The game ends once a player has only one or two wagons left in his stockpile. In this case each player is allowed to pay a final turn before the final evaluation takes place. The end of the game now is the time when all players reveal their destination cards. As indicated above, each victory card shows two cities on the gameboard, and the player holding a card will receive victory points if he has succeeded in connecting these two cities with an unbroken chain of wagons of his colour. However, if he failed to do so, he will penalised by losing the amount of victory points which he would otherwise have won. As may be guessed, the game is won by the player with most victory points.

Zug um Zug is an easy-to-learn, lightly going family game which deservedly received the Spiel des Jahres awards in 2004. However, despite its short and easy rules the game will appeal not only to families but also to seasoned players, since it offers a degree of planning and strategy which might be underestimated at first sight. Sure enough, the game will be light and fast going entertainment especially for younger players, but when played by a group of grown-ups strategic elements like the drawing of additional-destination cards, keeping score of the used wagon-cards and the blocking of tracks to prevent other players from possibly fulfilling their destination-cards get more important. To my mind, this makes the game rather attractive to a broad audience of players, and it certainly reflects the philosophy followed by the design staff of DAYS OF WONDER. As I was told by a press representative, DAYS OF WONDER puts special care in making their games easy to understand and attractive to families, but at the same time they are supposed to offer interesting playing mechanisms which so far were not known in one way or another from other games.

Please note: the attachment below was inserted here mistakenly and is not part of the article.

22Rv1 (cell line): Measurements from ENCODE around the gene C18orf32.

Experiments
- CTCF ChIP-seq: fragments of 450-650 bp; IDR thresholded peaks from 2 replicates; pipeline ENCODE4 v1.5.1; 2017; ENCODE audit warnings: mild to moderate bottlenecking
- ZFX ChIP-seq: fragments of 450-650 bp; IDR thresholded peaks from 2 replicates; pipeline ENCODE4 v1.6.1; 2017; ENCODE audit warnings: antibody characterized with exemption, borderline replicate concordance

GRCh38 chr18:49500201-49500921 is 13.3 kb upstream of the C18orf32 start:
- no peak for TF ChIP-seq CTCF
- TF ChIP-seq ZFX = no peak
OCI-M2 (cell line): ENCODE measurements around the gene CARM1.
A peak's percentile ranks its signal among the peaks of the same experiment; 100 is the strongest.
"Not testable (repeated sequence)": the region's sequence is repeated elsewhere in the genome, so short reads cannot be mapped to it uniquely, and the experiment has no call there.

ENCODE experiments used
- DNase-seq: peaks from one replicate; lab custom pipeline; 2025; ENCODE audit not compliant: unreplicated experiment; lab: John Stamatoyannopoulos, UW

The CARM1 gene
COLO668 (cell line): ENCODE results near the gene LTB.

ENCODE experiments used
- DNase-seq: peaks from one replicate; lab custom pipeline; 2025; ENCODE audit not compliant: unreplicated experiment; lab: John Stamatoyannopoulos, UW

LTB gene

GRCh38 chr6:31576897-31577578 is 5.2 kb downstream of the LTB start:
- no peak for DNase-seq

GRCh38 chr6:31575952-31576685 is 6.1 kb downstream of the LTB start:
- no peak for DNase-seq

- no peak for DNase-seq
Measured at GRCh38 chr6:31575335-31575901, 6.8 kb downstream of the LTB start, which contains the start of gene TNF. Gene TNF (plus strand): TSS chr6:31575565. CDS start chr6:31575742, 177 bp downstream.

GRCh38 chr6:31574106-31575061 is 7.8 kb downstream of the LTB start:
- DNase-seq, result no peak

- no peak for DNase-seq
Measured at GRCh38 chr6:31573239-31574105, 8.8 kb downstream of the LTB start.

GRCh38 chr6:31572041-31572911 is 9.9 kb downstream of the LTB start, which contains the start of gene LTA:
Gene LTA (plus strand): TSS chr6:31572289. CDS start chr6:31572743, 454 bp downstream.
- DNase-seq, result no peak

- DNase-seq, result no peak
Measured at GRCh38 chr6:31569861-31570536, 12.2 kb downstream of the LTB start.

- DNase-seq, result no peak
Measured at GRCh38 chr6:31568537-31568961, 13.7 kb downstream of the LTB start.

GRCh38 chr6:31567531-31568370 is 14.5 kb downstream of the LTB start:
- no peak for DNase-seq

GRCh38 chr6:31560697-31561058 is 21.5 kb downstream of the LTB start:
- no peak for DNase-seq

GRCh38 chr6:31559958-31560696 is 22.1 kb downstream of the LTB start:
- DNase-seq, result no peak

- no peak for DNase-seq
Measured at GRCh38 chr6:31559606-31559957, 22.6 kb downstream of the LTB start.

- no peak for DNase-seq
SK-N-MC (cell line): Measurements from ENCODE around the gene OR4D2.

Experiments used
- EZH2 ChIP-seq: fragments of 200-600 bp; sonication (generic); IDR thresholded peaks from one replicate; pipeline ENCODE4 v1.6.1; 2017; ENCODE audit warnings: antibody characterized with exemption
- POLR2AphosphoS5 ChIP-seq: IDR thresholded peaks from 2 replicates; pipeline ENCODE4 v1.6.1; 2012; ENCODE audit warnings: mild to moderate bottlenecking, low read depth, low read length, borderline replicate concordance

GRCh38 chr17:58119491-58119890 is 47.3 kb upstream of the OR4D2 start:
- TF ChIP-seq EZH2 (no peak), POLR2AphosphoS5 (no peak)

My overall good impression of the game is rounded up by a very nice, fitting artwork, and also by small but interesting extras like the "Online ticket". The rulebook of the game bears a special entry code for the DAYS OF WONDER website, and these code may be used to access to online version of the game so that a player may chose to play it against opponents all around the world. Furthermore, a small expansion set called Mystery Train containing a few character cards was released for the SPIEL 04 at Essen, and these cards at even more flair to the game since they can be used to earn additional victory points at the end of the game.

Overall, Zug um Zug definately is a must-buy, and you should also try to get hold of the nice Mystery Train expansion if possible.

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Copyright © 2004 Frank Schulte-Kulkmann, Trier, Germany